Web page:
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Save the Motion Picture Hospital.
February 19th, 2009

Last week, the Hollywood entertainment industry was rocked by the news that the Motion Picture Fund Hospital and Residence was broke and was closing.

the late Roddy McDowell at a fundraiser for the MPH

The fund was started in 1940 and to retire to the home all you needed was twenty years in show-business, union or non-union, performer, technician or executive. Past residents included Max Fleischer, Larry Fine, Cal Howard and Looney Tunes director Art Davis. Currently I stop in to visit Chris Jenkins, who directed many of Rocky & Bullwinkle Show episodes and created Super Chicken for the Tom Slick Show.
They run a great Hospital Clinic which Pat & I have used in the past, as well as many other industry people.

Today The Motion Picture & Television Fund Long-Term Care unit is planning
to evict 130+ of its oldest, weakest, most needy and disabled
residents beginning in mid-March. This decision affects not only
those residents in Long-Term Care, but every resident in assisted and
residential care on the Wasserman Campus who may one day require the
next level of care.

When asked by members of Saving the Lives of Our Own, CEO Dr. David Tillman responded that no amount of money could be raised that would change the decision to close the facilities.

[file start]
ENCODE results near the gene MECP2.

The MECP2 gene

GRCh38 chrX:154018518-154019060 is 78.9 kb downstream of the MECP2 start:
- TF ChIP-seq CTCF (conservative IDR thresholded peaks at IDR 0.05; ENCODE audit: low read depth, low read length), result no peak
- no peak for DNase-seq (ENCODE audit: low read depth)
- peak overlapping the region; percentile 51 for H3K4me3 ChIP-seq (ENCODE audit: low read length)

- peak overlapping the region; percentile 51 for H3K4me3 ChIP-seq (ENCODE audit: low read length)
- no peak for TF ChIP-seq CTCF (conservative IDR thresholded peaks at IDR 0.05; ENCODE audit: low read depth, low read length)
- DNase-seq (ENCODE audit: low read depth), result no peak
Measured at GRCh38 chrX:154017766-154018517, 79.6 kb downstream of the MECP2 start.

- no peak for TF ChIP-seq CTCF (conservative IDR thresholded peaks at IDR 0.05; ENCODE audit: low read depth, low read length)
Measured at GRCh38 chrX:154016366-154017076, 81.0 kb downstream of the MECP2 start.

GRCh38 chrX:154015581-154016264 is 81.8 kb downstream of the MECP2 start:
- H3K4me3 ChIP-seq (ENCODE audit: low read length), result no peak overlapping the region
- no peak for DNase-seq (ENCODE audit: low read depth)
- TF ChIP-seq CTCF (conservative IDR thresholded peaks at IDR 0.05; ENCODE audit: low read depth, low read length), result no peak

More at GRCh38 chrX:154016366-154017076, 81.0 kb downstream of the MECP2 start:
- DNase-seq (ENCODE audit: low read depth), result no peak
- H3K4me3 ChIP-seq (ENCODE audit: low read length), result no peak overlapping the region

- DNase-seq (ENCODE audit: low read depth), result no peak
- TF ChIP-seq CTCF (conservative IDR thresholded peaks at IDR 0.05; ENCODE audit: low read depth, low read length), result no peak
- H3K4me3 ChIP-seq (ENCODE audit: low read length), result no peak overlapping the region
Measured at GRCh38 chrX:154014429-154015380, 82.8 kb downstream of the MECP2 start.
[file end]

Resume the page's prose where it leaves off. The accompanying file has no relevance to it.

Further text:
The Motion Picture Home was supported by Hollywood biggies like Bob Hope, John Ford, Sam Goldwyn and Walt Disney. It survived the collapse of the old studio system in the 1960s, and every financial crisis since. It seems strange that an industry that can give $20 million to one actor and routinely float budgets up to $200 million a movie, suddenly can't afford enough to keep this great institution going.

Spencer Tracy and Walt Disney at a celebrity polo match at the Will Rogers estate to benefit the Motion Picture Fund. Courtesy of Corbis images.

Humphrey Bogart once said of our industry:"These guys love ya, so long as you can make them a buck. Soon as that's over, they forget you ever existed..."

The motto of the Home was " We Take Care of Our Own." Now grass-roots movements are starting to rally among filmdom's denizens to do something to save the hospital. check out their site: